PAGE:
Reviewed by Will Stackman
Old Nick is a Yankee fan and hates the Red Sox. Or so the North Shore Music Theatre's season opener, "Damn Yankees" claims. Which doesn't explain last season for either team. However, the concept, initiated by Artistic Director Jon Kimbell and worked into the book by Joe DePietro of "I Love You, You're Perfect, Now Change" fame, has breathed life back into the old chestnut, at least for Boston audiences. This archetypical '50s show, full of Tin Pan Alley tunes with Top Ten lyrics and an almost corny book hasn't merely been revived, but resuscitated.
North Shore seems to have rebounded completely from last summer's fire, which at the very least strengthened their community base. With this production, New England's largest nonprofit theater is reaching further afield, joining forces with Red Sox marketing to promote the show. They of course had to get permission from MTI to change the script and in fact got the assistance of Mrs. Joy Abbott in doing so. The result stays close to Abbott/Wallop text while playing up to the hometown team. It was not surprising to see Wally, the Red Sox Green Monster mascot, warming up the opening night audience by getting sections of the theatre to do the Wave.
Director/choreographer Barry Ivan hews close to the style of the original, starting off with the "Hopeless, Hapless Ballet" of bumbling baseball, with the tight domestic scene between the Boyd's rising up into the middle of the stage to segue into "Six Months of the Year." Kaye Walbye and Richard Pruitt are perfect casting as Meg and Joe, the baseball-obsessed local realtor and his homemaker wife. When Applegate rises up in a cloud of smoke to make Joe his proposition, the magic begins. Jim Walton has all the right moves, but forgoes Ray Walston's sleight-of-hand, which would be less effective in the round anyway. Joe Boyd becomes Joe Hardy, baseball wonder, from Hannibal, MO. played ably by George Merrick, headed for greatness and doom as a member of the 1957 Red Sox.
The plot--what there is--thickens when Joe Hardy takes a room at Meg Boyd's house, much to the delight of Becky Barta (Sister) and Mary Callanan (Doris). These two local veterans, Barta the reigning interpreter of Patsy Kline and Callanan an award-winning cabaret performer steal the show from time to time. Applegate is forced to bring out his secret weapon, Lola Copabanana, played by Broadway dancer Shannon Lewis. Ivan gives her many of Gwen Verdon's original moves to great effect, though her vocal performance could use a bit more mockery. Her two numbers towards the end of Act One, "A Little Brains..." and "Whatever Lola Wants..." are strong show biz, though the simple duo in between for Joe and Meg, "A Man Doesn't Know" has more effect on the audience. The center of the act, the anthem "Heart", lead by Steve Luker as manager Van Buren, and "Shoeless Joe...", lead by Christy Faber as Gloria the news hen are effective, but even with Ivan's choreographic invention, stuck in '50s nostalgia. The act ends in crisis as Gloria reveals that she hasn't been able to confirm Joe's background, putting his position on the team in jeopardy.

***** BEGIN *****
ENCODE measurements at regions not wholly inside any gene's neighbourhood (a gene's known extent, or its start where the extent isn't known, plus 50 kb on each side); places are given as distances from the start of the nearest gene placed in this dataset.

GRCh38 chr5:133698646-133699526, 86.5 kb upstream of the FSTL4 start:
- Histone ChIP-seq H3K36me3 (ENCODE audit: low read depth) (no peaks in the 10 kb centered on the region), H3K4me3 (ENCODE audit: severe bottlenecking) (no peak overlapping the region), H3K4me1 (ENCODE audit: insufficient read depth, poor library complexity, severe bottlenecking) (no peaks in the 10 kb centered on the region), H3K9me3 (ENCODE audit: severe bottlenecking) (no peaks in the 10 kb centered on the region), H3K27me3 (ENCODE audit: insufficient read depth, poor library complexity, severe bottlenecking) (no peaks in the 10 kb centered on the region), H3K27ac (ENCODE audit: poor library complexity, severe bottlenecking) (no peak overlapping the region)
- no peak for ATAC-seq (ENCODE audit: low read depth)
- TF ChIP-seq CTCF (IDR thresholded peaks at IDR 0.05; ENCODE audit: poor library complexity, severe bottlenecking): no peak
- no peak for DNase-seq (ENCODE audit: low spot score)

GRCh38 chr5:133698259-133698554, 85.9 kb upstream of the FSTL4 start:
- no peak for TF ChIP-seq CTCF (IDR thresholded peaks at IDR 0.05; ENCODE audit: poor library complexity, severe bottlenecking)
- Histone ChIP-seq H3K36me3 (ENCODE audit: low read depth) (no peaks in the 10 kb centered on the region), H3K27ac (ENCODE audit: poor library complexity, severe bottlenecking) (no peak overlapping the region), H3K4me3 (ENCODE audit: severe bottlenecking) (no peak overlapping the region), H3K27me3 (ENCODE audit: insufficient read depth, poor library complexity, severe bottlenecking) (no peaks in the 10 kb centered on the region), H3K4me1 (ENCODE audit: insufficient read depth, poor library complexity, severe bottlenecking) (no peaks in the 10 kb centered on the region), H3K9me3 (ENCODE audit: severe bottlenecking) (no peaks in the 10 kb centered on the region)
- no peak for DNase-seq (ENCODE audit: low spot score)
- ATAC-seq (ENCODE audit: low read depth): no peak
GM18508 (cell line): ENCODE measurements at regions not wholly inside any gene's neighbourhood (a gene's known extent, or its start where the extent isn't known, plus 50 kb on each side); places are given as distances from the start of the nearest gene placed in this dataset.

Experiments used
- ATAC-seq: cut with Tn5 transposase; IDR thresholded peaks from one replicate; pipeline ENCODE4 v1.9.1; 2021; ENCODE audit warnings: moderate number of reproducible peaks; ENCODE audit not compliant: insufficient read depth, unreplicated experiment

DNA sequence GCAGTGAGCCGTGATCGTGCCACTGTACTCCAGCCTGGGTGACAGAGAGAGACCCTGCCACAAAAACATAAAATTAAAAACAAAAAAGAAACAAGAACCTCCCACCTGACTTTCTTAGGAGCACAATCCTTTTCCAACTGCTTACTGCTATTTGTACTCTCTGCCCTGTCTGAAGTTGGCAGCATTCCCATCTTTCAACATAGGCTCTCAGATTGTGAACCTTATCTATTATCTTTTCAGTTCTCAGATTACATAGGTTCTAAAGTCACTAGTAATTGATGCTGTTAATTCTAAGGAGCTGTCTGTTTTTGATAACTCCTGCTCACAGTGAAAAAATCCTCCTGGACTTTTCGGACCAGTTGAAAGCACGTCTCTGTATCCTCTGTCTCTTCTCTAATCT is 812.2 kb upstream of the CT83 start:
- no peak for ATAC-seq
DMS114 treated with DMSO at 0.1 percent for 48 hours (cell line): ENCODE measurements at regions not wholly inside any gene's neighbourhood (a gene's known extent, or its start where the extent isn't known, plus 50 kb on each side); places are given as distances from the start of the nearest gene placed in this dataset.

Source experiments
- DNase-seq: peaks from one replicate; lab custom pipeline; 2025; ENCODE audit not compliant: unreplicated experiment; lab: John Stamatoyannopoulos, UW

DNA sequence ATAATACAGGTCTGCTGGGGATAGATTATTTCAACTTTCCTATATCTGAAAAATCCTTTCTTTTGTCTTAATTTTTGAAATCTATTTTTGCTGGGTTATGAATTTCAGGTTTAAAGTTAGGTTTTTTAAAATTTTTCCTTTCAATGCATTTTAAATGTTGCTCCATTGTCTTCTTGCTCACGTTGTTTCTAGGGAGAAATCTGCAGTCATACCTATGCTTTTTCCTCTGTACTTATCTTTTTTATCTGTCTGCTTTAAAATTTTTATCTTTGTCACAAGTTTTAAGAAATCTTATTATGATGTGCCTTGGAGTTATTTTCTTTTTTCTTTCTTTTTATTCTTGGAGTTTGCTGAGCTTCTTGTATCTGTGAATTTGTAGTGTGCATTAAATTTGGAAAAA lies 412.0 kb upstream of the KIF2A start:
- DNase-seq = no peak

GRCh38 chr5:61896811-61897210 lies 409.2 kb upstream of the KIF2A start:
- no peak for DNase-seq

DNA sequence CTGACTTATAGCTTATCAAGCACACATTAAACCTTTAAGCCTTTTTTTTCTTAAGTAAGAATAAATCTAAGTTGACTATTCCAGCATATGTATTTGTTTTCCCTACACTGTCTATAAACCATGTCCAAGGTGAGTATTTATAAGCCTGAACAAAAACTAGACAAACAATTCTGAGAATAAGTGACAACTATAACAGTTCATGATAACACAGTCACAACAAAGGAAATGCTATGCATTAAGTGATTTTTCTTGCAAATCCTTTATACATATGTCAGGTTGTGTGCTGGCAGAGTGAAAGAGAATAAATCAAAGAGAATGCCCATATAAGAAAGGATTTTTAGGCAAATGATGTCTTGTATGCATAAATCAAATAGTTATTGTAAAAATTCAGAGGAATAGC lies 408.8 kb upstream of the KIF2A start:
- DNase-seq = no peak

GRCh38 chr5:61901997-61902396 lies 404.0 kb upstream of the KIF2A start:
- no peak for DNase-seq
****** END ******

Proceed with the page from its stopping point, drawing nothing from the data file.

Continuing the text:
The second act starts with that paean to training "The Game," an energetic number of little significance featuring the team, who exercise up a storm. The simple trio "Near You" which follows, between Meg and both Joes, is more effective, especially in the round, as the three crisscross the center of the stage. The show gets back to glittery fantasy with Applegate's vaudeville-inspired "The Good Old Days," staged with the assistance of dancer Amanda Paul, who's the understudy for both Faber and Lewis. The routine is clever, but probably needs a touch of stage magic to complete the effect. The number is a warmup for "Two Lost Souls", probably the show's best song, a duet for Merrick and Lewis. Ivan pulls out all the stops, bringing in extra dancers, ably doubled by four members of the team plus Faber and Paul, and a live sax player. Lewis then gets to show her stuff during the break before the end of the song. It's great musical comedy, even though it doesn't advance the plot one bit. Eleven o'clock numbers don't have to.
"Damn Yankees" wraps up quickly thereafter with no additional music. The reprise of "A Woman Doesn't Know" after Joe Boyd's return serves as counterpoint for Applegate, the Yankee fan's descent from whence he came. DePietro's best rewriting occurs during Walton's demonic final rant, bringing things up to date. The curtain call, in true NSMT style, sung to an endless chorus of "Heart" includes the unfurling of a copy of the 2004 World Series banner and confetti floating down onto the stage. Incidentally, the WS trophy was displayed in the lobby on opening night as well.
This show gives designer Russell Parkman a chance to turn the renovated NSMT arena into old Fenway Park, complete with old time billboards and the Jimmy Fund seal painted on the "Green Monster." Vincent Scassellati from Kansas City Costume has recreated 1950's uniforms for the team and dressed the women in the same period. Applegate and Lola are in period Broadway with appropriate glitz just shy of tacky. Music director Bruce Barnes gets a solid Tin Pan Alley sound out of his nine-piece ensemble, Lighting by David Neville and sound by John A. Stone take full advantage of the renovated systems. NSMT regulars won't be disappointed, and any new fans drawn in by the Red Sox connection can't help but be impressed.